"One of the biggest deficiencies of emerging markets, as they become bigger players, is they are not participating in setting up the global agenda. They are not participating in changing the system, except as a reaction," Rajan said while interacting with students at the St Xavier's College here.
He specifically cited policy changes like the quantitative easing by the US, saying the domestic policies like that have a huge impact on emerging markets in a highly integrated global market.
Rajan, the academic-turned-central banker who is credited with predicting the global financial crisis, said that voicing of views will have positive effects.
"The IMF today is looking to do some of the things that we have been suggesting, that is look at things like QE and see what the spill-over effects of those might be, to see that on net, they are positive to the world or not," he said.
"Clearly, they (such policies) will have positive effects on the country initiating them, but they should also have positive effects on net for everyone else," he said.
Rajan has been candid in his views on the accommodative policies of the West and their adverse impact on a country like India.
He had also come out strongly against multilateral institutions like the IMF and the World Bank, alleging that "they are not immune to cognitive capture".
"The staff at multilateral institutions is excellent, and well capable of independent judgement. But political pressure subsequent to the initial assessment operates unevenly. Even if multilateral organisations become immune to power politics, they are not immune to cognitive capture," he had said in Washington in April.
While addressing the students, Rajan recalled his association with Chicago's Booth School of Business, saying that the tradition there is to speak out and be as controversial as possible.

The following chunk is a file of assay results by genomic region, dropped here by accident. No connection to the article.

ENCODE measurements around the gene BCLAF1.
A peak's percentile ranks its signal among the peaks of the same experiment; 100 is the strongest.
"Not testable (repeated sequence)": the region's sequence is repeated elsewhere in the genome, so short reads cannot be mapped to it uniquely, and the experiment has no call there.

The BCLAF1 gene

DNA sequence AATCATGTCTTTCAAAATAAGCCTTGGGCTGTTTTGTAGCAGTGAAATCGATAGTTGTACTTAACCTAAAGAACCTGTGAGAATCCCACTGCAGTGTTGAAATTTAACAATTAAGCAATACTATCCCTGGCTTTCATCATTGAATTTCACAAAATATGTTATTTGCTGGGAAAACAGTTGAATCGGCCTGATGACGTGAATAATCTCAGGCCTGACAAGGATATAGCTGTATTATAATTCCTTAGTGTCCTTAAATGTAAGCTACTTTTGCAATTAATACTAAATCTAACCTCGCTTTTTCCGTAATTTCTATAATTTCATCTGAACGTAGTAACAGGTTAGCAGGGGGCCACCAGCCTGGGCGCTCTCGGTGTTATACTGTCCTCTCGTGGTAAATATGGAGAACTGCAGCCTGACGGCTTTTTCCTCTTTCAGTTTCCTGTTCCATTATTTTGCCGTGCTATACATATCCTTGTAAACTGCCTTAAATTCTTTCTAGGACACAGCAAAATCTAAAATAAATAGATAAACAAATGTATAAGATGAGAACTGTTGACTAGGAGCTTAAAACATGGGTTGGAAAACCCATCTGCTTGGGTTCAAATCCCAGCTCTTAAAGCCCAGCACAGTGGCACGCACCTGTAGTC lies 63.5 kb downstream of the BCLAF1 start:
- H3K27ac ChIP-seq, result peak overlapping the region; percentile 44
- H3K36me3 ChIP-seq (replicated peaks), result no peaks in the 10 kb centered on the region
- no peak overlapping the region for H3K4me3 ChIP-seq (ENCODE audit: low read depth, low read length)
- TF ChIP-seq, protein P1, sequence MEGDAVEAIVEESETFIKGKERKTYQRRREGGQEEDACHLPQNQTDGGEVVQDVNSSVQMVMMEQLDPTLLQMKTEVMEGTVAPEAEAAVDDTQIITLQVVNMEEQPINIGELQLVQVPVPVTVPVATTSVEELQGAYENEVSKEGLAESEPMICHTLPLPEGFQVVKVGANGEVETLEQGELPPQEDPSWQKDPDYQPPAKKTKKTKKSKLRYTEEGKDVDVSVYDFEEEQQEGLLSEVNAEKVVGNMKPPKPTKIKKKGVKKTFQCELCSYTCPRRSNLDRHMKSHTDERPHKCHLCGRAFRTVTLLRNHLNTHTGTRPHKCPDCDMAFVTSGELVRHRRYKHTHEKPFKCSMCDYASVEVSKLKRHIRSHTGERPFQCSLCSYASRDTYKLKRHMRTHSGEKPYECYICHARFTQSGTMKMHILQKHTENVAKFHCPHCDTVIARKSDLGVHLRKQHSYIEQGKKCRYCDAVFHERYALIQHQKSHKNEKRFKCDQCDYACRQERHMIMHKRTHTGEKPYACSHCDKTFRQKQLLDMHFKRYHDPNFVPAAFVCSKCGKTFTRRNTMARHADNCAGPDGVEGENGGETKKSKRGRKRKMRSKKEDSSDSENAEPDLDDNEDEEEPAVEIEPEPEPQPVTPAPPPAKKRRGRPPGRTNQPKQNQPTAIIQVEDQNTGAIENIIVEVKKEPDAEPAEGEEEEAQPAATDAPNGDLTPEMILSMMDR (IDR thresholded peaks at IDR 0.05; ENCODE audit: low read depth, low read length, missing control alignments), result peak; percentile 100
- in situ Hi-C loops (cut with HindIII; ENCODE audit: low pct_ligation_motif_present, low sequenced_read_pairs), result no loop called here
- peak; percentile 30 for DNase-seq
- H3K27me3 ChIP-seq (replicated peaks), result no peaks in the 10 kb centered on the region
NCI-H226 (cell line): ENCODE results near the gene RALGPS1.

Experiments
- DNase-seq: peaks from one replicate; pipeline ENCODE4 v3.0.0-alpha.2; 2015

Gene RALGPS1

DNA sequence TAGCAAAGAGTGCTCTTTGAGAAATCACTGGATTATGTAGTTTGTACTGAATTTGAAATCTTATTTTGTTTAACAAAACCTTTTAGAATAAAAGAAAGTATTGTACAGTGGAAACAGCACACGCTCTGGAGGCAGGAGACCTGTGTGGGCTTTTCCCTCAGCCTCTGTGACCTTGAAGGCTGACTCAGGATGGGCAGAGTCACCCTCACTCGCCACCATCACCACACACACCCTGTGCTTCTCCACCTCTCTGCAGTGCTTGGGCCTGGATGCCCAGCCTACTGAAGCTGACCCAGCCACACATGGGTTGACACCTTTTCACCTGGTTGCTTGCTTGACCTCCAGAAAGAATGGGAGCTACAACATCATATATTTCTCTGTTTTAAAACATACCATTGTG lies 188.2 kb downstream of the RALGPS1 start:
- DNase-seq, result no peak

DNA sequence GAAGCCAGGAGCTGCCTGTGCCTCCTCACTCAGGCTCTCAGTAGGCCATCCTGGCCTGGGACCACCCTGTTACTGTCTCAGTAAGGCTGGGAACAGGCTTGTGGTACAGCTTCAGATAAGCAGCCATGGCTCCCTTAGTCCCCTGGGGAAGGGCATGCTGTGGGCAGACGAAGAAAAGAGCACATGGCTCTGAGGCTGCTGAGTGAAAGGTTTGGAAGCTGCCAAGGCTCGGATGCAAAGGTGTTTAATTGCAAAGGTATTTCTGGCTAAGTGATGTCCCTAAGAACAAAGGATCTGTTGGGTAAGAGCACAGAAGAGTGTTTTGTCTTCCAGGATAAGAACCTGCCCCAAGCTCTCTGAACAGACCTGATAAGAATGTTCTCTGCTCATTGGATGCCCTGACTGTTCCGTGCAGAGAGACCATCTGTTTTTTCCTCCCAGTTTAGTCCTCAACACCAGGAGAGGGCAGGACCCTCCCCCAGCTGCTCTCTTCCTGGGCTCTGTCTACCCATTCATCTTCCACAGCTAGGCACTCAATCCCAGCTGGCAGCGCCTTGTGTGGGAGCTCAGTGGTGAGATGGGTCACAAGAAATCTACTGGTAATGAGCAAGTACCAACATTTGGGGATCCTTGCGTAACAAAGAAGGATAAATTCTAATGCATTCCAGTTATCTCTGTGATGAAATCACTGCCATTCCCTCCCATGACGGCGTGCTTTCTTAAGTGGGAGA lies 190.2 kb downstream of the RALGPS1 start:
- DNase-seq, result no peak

"Initially it sounds shrill, initially it sounds like this guy is complaining and I have heard a lot of that over this 'Indian central banker wants Federal Reserve to take India into account when it determines policies....ha, ha, ha how silly can that be'," he said.
"But over time, the sensible people, certainly the regulators, see that this makes sense... I think there is value to speaking out because eventually we get reaction and change. And so, take the hit initially, it helps later on," Rajan added.
He conceded however that as a practice, central bankers have a reputation not to speak much because of the far- reaching consequences that may have.
On the possible impact of a hike in rates in the developed world and fears of flight of capital out of India because of that, Rajan said: "We need to strengthen our macroeconomic fundamentals to ring-fence against any such eventuality.
"We have to recognise that we are not a reserve currency like the United States and therefore we also have to hold substantial reserves as a buffer. But I want to argue, as I have said again and again, that the best form of protection against volatility, you can't protect against all volatility, but you can protect against investors panicking on you by building a strong marco-economic framework."
He added that "we should not demonize global capital. As a country we have relied on foreign capital inflows for a long time", stressing on the need to have long term flows in form of FDI rather than the fungible portfolio flows.
Rajan also said that it is wrong to blame the greedy bankers alone for the global financial crisis of 2008. "It got precipitated because of a lot of other factors beyond the bankers," he added.